The Toronto Transit Commission board has approved a proposed 10 cent fare increase as a part of its  2020 budget.

The proposed budget nows has to be approved by city council in February.

A similar 10-cent fare increase occurred in 2019.  The TTC is dealing with a backlog of needed repairs and other projects that would cost multi-billions.

The approved increase would be the ninth price hike since 2009. It means that customers using their Presto card would pay $3.20 beginning in  March 2020. Cash fares would stay at $3.25. The cost of a monthly Presto pass would also rise by $4.85 for an adult, making it $156.

The monthly metro pass for post-secondary students  would increase by $5.70 per month to $117.45. According to staff estimates, the fare hikes across the board would create an extra $31.4 million in passenger revenues.

READ: The Problem With Today’s TTC: All Talk And No Action

The TTC board-approved  budget is 4.1-per cent higher than the 2019 $2.1 billion budget (in gross operating dollars) approved last year the for the conventional and Wheel Trans operations.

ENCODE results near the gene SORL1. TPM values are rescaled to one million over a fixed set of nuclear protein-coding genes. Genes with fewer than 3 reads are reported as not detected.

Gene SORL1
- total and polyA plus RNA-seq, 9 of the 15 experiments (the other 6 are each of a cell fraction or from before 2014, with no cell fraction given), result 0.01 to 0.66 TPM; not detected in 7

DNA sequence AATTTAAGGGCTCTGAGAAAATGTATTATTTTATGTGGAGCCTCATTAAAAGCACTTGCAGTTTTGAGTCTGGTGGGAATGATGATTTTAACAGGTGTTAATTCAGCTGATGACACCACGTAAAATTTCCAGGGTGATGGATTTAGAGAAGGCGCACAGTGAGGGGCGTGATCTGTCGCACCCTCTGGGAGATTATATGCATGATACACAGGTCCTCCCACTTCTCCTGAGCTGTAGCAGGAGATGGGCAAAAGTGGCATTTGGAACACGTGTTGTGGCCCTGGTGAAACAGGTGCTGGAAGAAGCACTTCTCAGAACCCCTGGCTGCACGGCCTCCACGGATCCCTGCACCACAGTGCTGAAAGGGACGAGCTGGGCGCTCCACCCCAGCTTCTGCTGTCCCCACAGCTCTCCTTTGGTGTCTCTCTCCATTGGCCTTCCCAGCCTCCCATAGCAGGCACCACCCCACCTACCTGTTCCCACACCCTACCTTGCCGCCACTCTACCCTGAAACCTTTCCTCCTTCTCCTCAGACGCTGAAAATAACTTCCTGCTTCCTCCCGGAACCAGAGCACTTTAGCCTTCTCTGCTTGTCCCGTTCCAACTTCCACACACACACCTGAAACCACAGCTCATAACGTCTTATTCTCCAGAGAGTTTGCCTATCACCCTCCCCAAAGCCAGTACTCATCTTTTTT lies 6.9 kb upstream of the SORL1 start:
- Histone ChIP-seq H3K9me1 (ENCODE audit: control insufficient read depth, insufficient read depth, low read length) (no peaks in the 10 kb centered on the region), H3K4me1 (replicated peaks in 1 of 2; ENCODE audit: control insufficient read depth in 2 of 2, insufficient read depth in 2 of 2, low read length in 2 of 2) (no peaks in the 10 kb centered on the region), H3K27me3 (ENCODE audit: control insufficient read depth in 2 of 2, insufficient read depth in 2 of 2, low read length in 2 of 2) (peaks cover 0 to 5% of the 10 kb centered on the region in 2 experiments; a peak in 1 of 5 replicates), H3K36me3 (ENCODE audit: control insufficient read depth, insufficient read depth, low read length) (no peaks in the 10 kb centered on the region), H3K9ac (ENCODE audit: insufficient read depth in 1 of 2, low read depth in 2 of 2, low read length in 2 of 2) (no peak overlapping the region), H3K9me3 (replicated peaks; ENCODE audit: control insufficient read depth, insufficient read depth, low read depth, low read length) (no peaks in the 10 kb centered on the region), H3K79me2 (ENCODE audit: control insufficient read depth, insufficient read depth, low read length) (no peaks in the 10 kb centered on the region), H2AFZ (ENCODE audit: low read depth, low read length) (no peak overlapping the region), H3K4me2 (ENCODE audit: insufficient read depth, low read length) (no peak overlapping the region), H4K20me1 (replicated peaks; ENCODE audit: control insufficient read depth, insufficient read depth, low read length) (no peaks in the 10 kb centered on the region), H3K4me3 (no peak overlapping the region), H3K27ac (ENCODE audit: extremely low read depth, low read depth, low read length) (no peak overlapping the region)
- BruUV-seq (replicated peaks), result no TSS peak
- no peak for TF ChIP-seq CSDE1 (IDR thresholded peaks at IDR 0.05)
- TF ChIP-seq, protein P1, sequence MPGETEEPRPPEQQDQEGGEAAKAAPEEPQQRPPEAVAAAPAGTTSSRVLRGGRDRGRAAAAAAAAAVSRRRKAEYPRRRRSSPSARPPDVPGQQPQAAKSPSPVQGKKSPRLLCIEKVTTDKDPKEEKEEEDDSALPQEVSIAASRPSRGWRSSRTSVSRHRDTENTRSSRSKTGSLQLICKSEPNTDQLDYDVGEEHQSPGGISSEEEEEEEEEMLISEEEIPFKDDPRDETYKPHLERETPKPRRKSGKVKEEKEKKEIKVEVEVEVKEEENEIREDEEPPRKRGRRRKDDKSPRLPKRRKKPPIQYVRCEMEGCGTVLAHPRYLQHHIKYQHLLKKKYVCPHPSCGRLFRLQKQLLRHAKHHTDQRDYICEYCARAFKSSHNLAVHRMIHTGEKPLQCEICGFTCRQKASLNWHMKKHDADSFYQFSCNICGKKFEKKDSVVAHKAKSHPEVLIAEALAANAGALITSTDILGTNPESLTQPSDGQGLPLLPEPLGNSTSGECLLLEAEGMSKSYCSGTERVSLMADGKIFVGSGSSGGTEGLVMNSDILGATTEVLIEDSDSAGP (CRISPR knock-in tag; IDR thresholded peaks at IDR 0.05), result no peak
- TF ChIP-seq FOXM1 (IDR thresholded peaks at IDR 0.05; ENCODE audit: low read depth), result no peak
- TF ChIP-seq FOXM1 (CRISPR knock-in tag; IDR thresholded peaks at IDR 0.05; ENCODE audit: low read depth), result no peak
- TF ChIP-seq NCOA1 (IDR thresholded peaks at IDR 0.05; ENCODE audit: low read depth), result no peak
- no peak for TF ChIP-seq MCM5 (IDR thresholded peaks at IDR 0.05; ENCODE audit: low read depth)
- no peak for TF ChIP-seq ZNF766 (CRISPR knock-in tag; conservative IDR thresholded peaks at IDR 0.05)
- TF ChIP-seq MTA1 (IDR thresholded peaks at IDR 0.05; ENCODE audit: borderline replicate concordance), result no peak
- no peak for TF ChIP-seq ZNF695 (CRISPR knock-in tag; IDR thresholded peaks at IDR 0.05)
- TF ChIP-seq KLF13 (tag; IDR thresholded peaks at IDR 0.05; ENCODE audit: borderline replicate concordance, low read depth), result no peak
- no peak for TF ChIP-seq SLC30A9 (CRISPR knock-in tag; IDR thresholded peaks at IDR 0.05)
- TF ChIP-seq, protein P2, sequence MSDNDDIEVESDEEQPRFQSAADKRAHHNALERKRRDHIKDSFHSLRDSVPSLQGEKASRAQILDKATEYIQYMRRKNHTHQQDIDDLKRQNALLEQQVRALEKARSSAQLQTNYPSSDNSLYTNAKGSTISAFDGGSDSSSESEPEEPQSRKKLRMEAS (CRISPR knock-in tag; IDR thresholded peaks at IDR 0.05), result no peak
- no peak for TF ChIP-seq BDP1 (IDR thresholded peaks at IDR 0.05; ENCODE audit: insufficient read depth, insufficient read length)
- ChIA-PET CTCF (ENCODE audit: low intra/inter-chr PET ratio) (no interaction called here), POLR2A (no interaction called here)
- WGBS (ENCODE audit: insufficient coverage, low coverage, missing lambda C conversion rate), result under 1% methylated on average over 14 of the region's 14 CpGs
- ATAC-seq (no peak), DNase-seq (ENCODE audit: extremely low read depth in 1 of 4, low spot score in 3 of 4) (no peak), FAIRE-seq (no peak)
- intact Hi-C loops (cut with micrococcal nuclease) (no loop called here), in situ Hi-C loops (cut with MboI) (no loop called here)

Prior to making the budget request, the TTC board discussed  a five-year service plan   involving the need  to buy new streetcars and buses that would cost a total of  $779.5 million ($745.5 million of which is unfunded).

READ: Ontario Line: Ford’s Transit Scheme Is Barely On Track

That service plan includes the proposal for bus-only lanes in five corridors — Eglinton East, Dufferin, Jane, Steeles West and Finch East — costing $41.8 million over five years, the TTC says, and is inspired by the success of the King streetcar corridor.

The TTC, however, may miss some of the new targets due to a general lack of funds for the service plans.

Sixty new streetcars and a new storage facility are needed starting in 2022, says the TTC. That would cost nearly $500 million and would provide “more frequent and reliable service” on routes such as 501 Queen, 504 King and 511 Bathurst.

In addition, TTC staff is suggesting the hiring an additional 142 positions, that would include 50 new enforcement hires.

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